IA-32 and Intel®64 Processor Targeting Overview

IA-32 and Intel®64 Processor Targeting Overview

The compiler documentation lists many options for optimizing for particular processors or processor families. Some of these are duplicates or older options that are maintained for reasons of compatibility with other or older compilers, which can be confusing. This article tries to summarize the relationships between different switches, and explain which are the most important and useful in practice.

There are two main categories: the first is of microarchitecture-related switches that generate code that runs fast on some processors or processor families, but does not run at all on others. These typically make use of additional instruction sets that are not available on all processors. This is much the most important category. The second category is of tuning switches: these may also generate code that runs faster on some processors, but the code will run successfully on all processors. They typically involve more subtle scheduling decisions and do not invoke additional instruction sets. An example might be for multiplication by a power of 2. On some processors, an integer multiply may be best; on others, a shift operation might be faster, but all processors support both types of instruction. By default, the compiler typically tunes for a blend of recent Intel processors.

Category 1a: microarchitecture-specific

/arch:… (-m… or -arch) Optimizes for both Intel and compatible
non-Intel processors that support the specified
instruction set. On other processors, may result
in an illegal instruction error at runtime.

/Qx… (-x…) Optimizes for Intel processors that support the specified instruction set.
On other processors, including all non-Intel processors, gives a runtime error
explaining that the executable was not built to run on this processor.
Performs additional optimizations that are not performed by the corresponding /arch or -m switch.

-march… Optimizes for some limited combinations of
processors and instruction sets. Not recommended.

Category 1b: fat binaries (microarchitecture-specific code, but also an alternative default code path that should work for most or all processors).

/Qax… (-ax…) Generates one default code path, optimized for any Intel or compatible non-Intel processor that supports SSE2 instructions, and an additional code path (or paths) for Intel processors only that supports the corresponding instruction set(s). The default code path can be modified using the switches in category 1a.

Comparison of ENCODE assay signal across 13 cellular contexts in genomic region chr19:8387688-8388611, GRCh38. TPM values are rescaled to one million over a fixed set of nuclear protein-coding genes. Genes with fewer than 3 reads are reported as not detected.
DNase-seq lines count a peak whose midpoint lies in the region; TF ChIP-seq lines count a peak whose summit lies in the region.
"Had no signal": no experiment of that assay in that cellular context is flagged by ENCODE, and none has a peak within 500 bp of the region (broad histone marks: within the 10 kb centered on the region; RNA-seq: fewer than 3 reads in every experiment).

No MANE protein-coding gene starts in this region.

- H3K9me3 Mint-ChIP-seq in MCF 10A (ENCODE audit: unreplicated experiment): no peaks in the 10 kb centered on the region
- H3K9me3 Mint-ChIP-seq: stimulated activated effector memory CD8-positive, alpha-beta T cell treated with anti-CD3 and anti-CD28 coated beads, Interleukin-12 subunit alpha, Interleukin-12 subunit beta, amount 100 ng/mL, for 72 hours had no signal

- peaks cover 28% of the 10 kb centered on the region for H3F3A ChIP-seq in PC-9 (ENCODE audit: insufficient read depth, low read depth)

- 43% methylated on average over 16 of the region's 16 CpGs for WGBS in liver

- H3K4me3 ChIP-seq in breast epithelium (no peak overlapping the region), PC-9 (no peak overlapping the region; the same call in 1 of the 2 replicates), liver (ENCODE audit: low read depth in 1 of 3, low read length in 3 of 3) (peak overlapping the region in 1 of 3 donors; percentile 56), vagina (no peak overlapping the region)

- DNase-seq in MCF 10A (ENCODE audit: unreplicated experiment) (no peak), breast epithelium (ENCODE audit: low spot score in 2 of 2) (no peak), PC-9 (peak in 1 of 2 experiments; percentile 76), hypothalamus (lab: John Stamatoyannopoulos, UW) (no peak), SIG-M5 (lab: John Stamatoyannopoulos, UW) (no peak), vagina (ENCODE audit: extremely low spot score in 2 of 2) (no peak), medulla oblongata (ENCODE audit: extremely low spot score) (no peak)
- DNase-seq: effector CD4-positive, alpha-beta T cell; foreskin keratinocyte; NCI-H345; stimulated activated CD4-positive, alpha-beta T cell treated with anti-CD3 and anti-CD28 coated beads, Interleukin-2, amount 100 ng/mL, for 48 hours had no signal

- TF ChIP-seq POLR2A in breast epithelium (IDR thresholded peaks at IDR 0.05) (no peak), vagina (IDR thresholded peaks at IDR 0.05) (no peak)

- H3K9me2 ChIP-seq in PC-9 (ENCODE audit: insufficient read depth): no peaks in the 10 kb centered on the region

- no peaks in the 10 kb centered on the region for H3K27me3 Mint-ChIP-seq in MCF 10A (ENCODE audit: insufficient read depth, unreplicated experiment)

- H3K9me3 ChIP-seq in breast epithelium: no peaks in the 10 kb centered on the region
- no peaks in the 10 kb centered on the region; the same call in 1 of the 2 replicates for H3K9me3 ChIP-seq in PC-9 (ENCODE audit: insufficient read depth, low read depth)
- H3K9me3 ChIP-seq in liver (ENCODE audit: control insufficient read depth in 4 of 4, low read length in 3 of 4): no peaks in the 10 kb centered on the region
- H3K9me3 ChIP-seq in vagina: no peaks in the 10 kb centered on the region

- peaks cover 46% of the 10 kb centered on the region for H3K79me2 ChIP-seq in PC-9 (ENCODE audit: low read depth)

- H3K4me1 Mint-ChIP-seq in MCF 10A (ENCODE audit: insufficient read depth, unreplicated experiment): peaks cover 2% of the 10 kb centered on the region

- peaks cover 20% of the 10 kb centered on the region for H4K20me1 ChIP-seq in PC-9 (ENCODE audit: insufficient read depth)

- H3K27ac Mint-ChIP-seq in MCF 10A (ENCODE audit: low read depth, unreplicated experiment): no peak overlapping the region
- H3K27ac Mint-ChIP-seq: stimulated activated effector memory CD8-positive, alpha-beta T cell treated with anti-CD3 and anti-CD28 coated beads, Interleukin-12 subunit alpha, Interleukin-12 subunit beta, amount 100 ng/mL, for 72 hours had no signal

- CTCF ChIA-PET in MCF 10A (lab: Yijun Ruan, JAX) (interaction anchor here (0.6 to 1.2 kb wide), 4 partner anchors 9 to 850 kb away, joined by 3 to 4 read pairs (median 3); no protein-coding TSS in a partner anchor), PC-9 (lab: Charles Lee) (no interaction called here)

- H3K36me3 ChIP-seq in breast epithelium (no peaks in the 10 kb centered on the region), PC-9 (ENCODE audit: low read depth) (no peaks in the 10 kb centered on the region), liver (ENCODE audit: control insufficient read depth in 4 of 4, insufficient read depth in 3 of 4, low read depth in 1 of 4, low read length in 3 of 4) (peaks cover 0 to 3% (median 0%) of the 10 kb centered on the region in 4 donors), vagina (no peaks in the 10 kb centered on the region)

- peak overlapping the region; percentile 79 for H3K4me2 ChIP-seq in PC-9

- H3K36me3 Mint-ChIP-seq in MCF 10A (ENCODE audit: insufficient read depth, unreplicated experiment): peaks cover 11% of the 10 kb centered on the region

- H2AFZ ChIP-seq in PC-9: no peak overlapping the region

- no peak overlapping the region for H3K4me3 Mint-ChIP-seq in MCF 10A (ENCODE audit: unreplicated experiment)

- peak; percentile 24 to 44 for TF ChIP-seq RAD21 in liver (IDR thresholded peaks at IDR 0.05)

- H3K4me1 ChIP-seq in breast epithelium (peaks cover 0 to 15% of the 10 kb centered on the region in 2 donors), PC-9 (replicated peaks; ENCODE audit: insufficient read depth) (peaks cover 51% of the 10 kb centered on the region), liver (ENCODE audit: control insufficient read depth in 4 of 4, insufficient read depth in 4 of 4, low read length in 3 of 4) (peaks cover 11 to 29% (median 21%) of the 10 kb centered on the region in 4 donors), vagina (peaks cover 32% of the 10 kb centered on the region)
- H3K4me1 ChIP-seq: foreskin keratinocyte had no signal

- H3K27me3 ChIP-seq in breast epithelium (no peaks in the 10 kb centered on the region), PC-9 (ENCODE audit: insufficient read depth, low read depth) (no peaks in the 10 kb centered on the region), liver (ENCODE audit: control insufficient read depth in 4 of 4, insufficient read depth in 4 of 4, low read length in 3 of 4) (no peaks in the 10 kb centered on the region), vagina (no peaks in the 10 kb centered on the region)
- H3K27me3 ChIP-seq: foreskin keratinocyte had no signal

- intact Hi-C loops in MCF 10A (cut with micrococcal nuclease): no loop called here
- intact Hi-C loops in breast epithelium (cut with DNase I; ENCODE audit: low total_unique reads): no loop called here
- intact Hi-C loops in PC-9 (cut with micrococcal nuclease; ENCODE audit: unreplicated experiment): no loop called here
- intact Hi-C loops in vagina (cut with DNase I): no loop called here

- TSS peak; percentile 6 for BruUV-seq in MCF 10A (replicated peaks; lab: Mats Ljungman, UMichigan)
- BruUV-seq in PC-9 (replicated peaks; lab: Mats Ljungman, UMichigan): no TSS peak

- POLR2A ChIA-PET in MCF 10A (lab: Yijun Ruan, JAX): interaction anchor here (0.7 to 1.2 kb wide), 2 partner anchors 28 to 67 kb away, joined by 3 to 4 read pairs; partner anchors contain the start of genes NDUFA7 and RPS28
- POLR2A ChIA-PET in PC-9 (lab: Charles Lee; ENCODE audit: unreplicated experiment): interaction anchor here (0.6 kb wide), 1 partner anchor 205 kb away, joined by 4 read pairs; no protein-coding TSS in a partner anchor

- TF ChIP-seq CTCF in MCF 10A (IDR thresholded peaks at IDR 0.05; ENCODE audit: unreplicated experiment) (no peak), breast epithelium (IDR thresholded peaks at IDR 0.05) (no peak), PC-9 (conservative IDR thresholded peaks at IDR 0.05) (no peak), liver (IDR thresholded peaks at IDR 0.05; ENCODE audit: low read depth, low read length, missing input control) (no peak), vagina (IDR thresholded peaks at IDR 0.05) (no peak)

Category 2: tuning only, no extended instruction sets

/tune:… -tune… (Fortran only) tuning switch kept for makefile compatibility.
Does not currently influence generated code.
/G… (-mtune…, -mcpu…) tuning switch kept for makefile compatibility.
Does not currently influence generated code.
See the main compiler documentation for the possible arguments taken by all of the above switches.

Recommendations:
The recommended processor specific switch to optimize for a specific Intel processor is /Qx… (-x…). The recommended processor specific switch to optimize for a specific Intel or compatible non-Intel processor is /arch:… (-m…).
To generate optimized code paths for one or more specific Intel processors, in addition to a default optimized code path for an Intel or compatible non-Intel processor, try the switch /Qax… (-ax…). The properties of the default code path can be modified by using the /Qx… (-x…) or /arch:… (-m…) switch in conjunction with the /Qax… (-ax…) switch.
The use of category 2 “tuning only” switches is not recommended with the current generation of compilers.

Further Information on switches from categories 1a and 1b :
/en-us/articles/performance-tools-for-software-developers-intel-compiler-options-for-sse-generation-and-processor-specific-optimizations

Optimization Notice in English

Пожалуйста, обратитесь к странице Уведомление об оптимизации для более подробной информации относительно производительности и оптимизации в программных продуктах компании Intel.